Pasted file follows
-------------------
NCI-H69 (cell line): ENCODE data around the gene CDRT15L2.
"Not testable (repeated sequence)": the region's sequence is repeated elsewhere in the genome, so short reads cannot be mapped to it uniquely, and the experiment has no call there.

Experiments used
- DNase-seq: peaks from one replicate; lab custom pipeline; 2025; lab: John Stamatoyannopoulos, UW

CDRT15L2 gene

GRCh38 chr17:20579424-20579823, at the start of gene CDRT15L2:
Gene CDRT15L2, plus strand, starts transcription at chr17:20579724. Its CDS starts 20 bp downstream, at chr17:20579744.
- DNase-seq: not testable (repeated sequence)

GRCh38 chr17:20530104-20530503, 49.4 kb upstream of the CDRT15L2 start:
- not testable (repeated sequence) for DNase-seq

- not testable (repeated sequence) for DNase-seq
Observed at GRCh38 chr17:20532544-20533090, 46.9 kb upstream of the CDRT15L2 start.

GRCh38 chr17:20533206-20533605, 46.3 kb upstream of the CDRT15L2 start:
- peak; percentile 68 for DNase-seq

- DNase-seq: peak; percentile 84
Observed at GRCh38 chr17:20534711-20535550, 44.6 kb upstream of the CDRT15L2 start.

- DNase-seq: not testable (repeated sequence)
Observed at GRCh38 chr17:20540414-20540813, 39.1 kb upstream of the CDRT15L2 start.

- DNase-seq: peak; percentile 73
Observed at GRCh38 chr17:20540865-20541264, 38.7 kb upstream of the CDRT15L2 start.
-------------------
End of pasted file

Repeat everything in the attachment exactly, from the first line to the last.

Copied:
NCI-H69 (cell line): ENCODE data around the gene CDRT15L2.
"Not testable (repeated sequence)": the region's sequence is repeated elsewhere in the genome, so short reads cannot be mapped to it uniquely, and the experiment has no call there.

Experiments used
- DNase-seq: peaks from one replicate; lab custom pipeline; 2025; lab: John Stamatoyannopoulos, UW

CDRT15L2 gene

GRCh38 chr17:20579424-20579823, at the start of gene CDRT15L2:
Gene CDRT15L2, plus strand, starts transcription at chr17:20579724. Its CDS starts 20 bp downstream, at chr17:20579744.
- DNase-seq: not testable (repeated sequence)

GRCh38 chr17:20530104-20530503, 49.4 kb upstream of the CDRT15L2 start:
- not testable (repeated sequence) for DNase-seq

- not testable (repeated sequence) for DNase-seq
Observed at GRCh38 chr17:20532544-20533090, 46.9 kb upstream of the CDRT15L2 start.

GRCh38 chr17:20533206-20533605, 46.3 kb upstream of the CDRT15L2 start:
- peak; percentile 68 for DNase-seq

- DNase-seq: peak; percentile 84
Observed at GRCh38 chr17:20534711-20535550, 44.6 kb upstream of the CDRT15L2 start.

- DNase-seq: not testable (repeated sequence)
Observed at GRCh38 chr17:20540414-20540813, 39.1 kb upstream of the CDRT15L2 start.

- DNase-seq: peak; percentile 73
Observed at GRCh38 chr17:20540865-20541264, 38.7 kb upstream of the CDRT15L2 start.